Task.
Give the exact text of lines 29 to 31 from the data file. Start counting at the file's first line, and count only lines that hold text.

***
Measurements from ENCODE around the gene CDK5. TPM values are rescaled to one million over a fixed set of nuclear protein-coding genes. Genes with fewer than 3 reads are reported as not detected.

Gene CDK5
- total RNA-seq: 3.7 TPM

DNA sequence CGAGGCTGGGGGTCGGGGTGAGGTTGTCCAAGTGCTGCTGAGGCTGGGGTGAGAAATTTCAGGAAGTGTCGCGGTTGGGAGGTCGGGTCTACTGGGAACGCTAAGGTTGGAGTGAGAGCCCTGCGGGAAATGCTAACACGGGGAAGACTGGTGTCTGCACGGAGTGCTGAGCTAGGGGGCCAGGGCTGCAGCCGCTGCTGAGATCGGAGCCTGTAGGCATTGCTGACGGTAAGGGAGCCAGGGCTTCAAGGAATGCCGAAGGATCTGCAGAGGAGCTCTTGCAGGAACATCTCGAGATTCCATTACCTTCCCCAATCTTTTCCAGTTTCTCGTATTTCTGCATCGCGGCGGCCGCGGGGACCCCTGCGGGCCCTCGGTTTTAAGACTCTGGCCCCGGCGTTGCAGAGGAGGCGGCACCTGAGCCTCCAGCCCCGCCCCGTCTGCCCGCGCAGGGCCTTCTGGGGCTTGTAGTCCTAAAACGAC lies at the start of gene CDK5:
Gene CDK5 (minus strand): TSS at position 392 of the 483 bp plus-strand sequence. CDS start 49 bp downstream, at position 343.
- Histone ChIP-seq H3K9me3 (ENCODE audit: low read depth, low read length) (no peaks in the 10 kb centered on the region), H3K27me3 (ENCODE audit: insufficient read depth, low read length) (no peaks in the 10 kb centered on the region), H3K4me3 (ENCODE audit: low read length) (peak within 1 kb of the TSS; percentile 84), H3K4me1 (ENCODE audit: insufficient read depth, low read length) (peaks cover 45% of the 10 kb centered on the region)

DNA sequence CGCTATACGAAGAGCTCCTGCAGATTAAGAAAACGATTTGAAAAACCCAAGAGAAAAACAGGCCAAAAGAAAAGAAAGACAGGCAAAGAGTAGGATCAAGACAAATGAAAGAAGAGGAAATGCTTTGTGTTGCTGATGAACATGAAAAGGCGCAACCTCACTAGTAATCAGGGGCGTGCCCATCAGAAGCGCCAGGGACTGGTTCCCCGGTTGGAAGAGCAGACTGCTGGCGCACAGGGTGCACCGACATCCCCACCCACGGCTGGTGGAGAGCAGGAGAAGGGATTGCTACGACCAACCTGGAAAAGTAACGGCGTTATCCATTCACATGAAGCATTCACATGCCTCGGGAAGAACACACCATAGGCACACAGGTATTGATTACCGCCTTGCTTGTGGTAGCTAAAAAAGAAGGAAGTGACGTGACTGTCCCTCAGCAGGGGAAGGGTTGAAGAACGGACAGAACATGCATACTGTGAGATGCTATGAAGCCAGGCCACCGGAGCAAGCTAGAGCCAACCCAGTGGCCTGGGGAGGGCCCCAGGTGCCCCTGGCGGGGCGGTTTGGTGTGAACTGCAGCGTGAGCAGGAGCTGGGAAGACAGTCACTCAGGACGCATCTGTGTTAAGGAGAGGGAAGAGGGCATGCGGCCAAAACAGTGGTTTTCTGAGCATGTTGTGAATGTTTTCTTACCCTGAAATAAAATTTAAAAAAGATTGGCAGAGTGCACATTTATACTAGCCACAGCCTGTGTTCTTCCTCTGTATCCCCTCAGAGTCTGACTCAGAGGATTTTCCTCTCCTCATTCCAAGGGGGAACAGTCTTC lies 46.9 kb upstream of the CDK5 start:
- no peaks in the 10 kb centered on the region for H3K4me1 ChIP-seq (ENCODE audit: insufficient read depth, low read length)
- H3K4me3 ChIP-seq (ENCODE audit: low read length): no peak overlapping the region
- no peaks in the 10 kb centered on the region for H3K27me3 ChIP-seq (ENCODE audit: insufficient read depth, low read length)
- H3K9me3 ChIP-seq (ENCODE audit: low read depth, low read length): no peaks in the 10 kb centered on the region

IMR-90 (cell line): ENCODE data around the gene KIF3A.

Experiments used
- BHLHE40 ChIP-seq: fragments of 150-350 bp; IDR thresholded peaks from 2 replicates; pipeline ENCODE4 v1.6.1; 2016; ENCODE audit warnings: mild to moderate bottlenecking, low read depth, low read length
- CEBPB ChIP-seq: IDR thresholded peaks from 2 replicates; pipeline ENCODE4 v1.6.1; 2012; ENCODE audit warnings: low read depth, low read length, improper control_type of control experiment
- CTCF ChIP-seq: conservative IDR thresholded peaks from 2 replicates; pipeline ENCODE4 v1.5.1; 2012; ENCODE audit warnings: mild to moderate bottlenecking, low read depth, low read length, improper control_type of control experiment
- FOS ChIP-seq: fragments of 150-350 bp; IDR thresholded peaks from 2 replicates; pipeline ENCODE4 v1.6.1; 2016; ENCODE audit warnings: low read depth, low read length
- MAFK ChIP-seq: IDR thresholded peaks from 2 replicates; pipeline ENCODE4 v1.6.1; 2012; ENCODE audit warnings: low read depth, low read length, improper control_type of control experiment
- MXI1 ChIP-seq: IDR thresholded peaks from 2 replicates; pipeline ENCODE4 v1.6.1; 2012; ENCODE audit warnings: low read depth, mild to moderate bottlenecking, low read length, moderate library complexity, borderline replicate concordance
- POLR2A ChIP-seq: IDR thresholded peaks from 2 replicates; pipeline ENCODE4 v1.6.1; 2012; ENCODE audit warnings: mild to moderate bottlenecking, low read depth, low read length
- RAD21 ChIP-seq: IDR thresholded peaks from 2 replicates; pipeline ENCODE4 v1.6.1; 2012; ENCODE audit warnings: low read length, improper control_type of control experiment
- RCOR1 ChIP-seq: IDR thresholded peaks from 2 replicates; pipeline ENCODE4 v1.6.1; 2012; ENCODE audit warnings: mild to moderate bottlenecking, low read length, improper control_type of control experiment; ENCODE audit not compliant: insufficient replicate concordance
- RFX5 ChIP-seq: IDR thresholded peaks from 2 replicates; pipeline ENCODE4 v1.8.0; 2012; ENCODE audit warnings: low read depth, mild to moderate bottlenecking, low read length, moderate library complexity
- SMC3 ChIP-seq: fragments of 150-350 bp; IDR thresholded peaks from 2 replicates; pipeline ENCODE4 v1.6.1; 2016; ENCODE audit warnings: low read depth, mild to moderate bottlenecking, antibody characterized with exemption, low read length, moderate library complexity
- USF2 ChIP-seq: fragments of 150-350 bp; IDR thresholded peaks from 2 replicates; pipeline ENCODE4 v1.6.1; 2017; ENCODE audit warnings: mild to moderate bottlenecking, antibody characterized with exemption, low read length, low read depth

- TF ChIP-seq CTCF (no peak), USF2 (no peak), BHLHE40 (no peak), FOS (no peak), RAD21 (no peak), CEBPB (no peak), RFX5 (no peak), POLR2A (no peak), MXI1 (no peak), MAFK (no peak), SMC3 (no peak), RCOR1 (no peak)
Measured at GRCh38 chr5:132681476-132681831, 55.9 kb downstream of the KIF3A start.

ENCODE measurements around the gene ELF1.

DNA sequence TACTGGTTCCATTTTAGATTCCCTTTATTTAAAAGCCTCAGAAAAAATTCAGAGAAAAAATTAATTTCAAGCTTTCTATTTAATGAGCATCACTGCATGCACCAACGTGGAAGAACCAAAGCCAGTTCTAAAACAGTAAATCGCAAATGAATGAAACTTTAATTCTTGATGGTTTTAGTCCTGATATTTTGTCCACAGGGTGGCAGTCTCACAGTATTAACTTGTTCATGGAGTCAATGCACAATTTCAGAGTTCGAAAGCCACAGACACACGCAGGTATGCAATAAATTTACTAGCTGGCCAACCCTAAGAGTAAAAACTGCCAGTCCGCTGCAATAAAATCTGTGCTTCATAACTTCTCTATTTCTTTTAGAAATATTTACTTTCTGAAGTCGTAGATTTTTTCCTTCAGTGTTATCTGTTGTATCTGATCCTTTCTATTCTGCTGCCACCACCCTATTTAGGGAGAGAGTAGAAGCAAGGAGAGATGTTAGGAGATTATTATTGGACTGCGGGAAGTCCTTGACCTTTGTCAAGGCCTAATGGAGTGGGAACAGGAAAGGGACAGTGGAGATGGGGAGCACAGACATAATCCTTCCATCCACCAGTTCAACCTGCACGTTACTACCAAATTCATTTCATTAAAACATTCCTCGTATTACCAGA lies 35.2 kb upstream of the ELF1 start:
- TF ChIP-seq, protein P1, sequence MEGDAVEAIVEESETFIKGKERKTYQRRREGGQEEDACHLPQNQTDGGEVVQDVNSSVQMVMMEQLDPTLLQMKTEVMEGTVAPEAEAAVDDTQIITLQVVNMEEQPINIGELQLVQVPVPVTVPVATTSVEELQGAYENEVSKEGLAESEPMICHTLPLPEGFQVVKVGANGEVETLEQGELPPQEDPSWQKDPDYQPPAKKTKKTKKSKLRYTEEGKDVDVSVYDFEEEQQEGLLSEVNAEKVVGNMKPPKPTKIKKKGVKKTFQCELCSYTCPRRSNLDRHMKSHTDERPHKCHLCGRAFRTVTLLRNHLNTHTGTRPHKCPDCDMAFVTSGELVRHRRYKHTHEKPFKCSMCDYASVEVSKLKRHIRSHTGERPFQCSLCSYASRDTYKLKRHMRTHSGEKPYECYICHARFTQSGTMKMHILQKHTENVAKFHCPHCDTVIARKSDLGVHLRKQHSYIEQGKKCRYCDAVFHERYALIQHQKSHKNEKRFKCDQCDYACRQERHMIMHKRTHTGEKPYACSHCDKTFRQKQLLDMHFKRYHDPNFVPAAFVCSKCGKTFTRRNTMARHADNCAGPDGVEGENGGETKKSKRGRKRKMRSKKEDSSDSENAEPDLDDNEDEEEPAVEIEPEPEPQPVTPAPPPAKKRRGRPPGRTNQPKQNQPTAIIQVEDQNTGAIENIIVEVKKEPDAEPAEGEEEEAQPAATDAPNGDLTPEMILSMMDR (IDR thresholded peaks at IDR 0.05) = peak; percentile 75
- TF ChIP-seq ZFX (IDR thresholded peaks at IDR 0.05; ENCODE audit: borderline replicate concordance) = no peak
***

DNA sequence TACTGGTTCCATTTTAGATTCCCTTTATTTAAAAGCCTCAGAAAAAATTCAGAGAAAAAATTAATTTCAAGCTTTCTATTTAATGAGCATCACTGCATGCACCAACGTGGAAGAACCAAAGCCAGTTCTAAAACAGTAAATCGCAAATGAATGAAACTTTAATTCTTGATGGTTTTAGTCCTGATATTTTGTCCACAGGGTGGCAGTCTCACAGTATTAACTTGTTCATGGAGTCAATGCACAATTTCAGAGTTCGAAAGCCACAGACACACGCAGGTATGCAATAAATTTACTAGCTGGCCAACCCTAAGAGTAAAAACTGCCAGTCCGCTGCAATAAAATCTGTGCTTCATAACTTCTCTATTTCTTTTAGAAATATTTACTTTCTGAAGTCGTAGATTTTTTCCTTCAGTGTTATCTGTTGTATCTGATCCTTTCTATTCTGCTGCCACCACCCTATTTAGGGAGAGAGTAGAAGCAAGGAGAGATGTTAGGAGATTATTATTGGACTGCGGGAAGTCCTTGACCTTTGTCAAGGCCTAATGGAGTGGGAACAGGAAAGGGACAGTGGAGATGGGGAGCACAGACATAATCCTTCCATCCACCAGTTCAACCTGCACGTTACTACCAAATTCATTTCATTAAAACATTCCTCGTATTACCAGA lies 35.2 kb upstream of the ELF1 start:
- TF ChIP-seq, protein P1, sequence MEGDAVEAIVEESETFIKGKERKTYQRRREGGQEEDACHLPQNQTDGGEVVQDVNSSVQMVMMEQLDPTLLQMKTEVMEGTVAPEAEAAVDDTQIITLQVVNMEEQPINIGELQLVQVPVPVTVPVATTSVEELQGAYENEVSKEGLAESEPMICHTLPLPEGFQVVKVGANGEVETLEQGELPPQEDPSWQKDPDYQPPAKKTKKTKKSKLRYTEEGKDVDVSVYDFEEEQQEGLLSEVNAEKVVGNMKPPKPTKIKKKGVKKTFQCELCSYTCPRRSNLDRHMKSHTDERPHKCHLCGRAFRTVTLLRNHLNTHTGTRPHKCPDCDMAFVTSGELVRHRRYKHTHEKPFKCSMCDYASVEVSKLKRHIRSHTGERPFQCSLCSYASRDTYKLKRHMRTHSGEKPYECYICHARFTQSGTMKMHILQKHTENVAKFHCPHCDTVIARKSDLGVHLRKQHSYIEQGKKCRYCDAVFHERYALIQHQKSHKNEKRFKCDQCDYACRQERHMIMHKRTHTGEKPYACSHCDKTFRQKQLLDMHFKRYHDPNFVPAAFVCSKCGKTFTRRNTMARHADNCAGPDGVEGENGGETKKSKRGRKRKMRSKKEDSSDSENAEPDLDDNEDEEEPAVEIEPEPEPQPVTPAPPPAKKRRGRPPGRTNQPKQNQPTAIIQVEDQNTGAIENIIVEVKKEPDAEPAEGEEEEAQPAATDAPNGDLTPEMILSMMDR (IDR thresholded peaks at IDR 0.05) = peak; percentile 75
- TF ChIP-seq ZFX (IDR thresholded peaks at IDR 0.05; ENCODE audit: borderline replicate concordance) = no peak